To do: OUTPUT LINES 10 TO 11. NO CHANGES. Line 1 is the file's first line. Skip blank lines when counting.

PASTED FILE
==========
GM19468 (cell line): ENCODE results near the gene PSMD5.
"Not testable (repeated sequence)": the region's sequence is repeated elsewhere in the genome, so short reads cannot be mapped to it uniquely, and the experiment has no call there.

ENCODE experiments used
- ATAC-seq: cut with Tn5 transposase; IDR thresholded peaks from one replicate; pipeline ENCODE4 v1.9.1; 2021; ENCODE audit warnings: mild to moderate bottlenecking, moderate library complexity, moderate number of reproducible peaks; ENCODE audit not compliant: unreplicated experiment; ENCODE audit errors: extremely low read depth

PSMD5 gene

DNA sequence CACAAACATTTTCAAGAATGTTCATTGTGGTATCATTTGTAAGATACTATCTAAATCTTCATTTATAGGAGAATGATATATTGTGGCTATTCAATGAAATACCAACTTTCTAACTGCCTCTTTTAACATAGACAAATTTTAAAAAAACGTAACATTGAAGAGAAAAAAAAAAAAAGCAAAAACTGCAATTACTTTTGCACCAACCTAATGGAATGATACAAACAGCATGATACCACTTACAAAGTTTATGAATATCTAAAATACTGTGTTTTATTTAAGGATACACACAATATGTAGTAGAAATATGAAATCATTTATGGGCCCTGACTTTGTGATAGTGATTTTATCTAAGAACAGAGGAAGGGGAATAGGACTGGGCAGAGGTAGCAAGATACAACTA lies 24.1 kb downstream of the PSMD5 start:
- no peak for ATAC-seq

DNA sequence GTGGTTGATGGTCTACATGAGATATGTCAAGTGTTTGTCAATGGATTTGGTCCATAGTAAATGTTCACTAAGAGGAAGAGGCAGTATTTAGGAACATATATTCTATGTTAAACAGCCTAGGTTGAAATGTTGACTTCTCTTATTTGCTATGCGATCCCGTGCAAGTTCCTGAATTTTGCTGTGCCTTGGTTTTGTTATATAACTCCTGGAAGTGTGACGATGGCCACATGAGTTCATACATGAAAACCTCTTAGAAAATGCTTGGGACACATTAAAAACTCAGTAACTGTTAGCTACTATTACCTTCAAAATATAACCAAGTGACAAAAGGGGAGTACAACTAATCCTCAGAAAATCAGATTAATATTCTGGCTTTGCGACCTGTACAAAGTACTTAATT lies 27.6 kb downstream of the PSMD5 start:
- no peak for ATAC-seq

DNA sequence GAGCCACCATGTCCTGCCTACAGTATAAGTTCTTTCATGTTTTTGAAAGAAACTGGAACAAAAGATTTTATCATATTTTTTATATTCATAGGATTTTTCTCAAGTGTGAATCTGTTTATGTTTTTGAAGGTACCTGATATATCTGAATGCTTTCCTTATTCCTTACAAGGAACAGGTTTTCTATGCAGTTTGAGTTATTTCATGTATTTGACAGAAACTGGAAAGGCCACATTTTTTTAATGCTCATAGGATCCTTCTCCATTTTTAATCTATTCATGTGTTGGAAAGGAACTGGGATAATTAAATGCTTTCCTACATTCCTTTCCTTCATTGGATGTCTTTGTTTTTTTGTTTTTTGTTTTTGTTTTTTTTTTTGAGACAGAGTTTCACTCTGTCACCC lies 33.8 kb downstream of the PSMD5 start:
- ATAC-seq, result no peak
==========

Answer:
DNA sequence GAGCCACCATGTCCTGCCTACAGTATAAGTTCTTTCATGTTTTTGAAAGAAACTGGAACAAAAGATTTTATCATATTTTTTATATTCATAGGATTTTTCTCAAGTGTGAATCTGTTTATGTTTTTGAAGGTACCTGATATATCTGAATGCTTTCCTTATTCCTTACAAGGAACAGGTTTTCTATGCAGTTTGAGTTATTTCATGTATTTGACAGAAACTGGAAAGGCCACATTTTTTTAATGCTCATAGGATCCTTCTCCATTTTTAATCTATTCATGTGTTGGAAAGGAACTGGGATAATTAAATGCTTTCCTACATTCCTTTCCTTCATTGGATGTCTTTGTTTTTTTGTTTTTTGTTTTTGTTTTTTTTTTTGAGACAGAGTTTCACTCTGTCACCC lies 33.8 kb downstream of the PSMD5 start:
- ATAC-seq, result no peak